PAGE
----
Devolution has ‘absolutely not’ been a disaster, insists Boris Johnson

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DEVOLUTION has not been a disaster, Boris Johnson has insisted, as he said the way public services had pulled together through the pandemic had shown the “strength of the Union”.

Last November, the Prime Minister infamously told a virtual meeting of Conservative MPs that devolution in Scotland had been a “disaster” and “Tony Blair’s biggest mistake,” only later to insist that he had been talking about how devolution under the SNP Government had been disastrous.

Downing Street sources at the time reinforced the point, insisting Mr Johnson had “always supported devolution” but “not when it’s used by separatists and nationalists to break up the UK”.

Quizzed during a visit to a mass vaccination centre in Cwmbran, south Wales, if he still considered devolution to be a disaster, Mr Johnson replied: “A lot of people looking at the way the NHS across our whole country has performed, the way the armed services have been so valuable, the way the drugs that we have had been procured nationally, invented nationally, people can see the strength of the Union.”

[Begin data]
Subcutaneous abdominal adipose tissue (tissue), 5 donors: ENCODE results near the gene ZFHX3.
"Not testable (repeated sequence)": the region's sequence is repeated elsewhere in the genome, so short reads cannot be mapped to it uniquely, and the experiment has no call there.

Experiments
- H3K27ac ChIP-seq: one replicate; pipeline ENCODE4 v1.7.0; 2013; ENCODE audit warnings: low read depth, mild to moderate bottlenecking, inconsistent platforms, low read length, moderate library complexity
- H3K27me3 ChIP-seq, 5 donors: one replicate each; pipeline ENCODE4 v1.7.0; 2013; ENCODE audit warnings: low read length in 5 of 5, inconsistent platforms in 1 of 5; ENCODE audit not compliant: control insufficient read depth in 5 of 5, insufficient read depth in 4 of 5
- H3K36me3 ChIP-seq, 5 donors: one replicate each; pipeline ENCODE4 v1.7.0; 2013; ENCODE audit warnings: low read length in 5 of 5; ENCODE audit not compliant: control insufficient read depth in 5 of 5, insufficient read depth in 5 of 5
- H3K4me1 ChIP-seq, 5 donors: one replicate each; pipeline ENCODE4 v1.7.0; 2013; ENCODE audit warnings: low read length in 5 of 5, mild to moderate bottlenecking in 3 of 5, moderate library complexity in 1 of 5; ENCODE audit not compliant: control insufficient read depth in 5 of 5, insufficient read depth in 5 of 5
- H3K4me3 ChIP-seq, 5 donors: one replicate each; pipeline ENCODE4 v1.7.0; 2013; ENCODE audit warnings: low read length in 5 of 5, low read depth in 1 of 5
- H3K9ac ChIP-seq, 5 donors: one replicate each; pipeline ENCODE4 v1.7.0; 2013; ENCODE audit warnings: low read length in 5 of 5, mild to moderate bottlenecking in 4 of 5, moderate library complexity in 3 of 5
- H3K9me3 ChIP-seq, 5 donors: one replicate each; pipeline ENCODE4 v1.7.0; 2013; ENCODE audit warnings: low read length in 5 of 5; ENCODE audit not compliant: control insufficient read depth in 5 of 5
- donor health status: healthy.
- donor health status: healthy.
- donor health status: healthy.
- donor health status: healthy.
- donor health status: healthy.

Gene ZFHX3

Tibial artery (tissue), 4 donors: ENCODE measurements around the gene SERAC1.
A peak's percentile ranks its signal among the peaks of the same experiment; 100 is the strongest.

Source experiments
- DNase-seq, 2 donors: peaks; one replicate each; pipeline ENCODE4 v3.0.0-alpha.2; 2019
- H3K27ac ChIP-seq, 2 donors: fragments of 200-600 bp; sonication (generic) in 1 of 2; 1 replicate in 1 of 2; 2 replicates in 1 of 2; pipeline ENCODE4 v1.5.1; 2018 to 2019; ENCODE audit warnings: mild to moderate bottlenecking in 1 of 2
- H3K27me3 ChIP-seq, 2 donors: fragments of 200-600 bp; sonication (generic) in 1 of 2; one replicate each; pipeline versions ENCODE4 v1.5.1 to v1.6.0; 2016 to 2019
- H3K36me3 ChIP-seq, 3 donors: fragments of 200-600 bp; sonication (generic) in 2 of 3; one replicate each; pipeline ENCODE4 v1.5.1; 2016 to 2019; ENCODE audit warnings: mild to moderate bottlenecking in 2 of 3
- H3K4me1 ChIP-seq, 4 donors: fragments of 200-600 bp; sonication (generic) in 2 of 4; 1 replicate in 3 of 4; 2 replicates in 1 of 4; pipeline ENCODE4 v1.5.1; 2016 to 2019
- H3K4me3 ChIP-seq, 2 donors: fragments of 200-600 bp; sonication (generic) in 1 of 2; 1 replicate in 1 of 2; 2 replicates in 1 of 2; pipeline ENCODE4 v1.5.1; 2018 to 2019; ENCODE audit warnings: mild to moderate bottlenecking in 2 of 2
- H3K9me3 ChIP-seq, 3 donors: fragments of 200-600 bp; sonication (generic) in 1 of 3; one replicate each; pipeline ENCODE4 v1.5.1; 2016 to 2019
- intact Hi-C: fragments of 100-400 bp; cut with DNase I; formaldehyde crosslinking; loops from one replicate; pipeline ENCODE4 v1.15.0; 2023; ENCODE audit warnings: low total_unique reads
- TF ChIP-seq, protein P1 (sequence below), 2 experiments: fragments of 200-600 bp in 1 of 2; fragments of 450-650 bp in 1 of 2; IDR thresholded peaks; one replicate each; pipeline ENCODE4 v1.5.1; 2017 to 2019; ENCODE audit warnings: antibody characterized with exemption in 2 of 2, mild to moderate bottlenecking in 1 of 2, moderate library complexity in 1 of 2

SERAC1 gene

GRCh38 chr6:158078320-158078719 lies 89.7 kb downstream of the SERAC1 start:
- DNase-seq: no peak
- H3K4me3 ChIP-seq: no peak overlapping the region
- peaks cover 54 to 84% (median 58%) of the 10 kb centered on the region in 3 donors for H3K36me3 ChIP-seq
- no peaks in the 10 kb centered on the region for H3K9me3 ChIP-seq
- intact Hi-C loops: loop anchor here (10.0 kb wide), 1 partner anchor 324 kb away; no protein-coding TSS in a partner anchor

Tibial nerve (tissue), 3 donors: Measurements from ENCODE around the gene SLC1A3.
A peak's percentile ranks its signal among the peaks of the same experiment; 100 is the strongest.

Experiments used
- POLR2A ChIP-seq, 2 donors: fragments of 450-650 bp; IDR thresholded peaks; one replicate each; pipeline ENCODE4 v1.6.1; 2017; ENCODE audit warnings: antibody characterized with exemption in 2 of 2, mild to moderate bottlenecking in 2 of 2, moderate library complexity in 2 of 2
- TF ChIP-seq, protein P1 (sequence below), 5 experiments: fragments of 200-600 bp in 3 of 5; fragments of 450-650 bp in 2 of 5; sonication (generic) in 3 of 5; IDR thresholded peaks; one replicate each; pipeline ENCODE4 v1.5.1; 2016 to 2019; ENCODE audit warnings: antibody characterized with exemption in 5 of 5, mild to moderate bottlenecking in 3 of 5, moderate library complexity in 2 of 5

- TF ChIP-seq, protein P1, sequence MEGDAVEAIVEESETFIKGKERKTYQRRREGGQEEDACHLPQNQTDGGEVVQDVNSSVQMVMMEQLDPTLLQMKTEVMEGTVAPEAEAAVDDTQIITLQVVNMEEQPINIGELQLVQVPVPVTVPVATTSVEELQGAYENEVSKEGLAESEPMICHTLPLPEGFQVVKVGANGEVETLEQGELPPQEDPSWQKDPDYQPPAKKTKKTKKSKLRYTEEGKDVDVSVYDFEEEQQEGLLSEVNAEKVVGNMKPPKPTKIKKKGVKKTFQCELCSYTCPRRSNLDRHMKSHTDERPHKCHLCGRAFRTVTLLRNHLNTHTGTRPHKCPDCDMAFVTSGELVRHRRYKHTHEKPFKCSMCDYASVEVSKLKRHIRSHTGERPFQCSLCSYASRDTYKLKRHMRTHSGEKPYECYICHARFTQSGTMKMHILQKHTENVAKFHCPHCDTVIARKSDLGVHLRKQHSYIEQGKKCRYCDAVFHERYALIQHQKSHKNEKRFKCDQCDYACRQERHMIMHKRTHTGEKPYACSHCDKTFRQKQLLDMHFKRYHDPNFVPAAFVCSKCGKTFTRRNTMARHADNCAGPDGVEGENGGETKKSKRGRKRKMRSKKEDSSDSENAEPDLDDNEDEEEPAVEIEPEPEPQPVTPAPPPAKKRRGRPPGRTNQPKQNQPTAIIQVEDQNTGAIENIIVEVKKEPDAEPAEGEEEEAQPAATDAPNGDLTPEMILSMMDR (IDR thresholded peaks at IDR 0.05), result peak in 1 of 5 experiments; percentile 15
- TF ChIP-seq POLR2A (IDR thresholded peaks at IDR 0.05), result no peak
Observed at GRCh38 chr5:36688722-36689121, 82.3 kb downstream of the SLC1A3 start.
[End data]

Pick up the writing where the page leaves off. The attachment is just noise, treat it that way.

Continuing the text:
Asked the same question again, Mr Johnson said: “Certainly not, overall; absolutely not. I speak as the proud beneficiary of devolution when I was running London. I was very proud to be doing things that made a real difference for my constituents and my electorate, improving quality of life.”

He added: “Devolution can work very well but it depends very much on what the devolved authorities do.”

As Minister of the Union, the PM is overseeing an expansion of the Union Directorate, which is based in the Cabinet Office. The former Vote Leave campaigner Oliver Lewis is heading what was previously called the Union Unit with a new team of analysts and advisers as the Government seeks to undertake a “big push” promoting the Union in the run-up to the May 6 Holyrood election.

Part of the strategy is to increase the Union context in Government announcements and press releases and it is expected more UK ministers will make visits to Scotland in the coming months to press home a “love and reconciliation” strategy towards Scotland.

Mr Johnson has already made clear he intends to make several trips north of the border in the coming weeks and months ahead of the Scottish poll.

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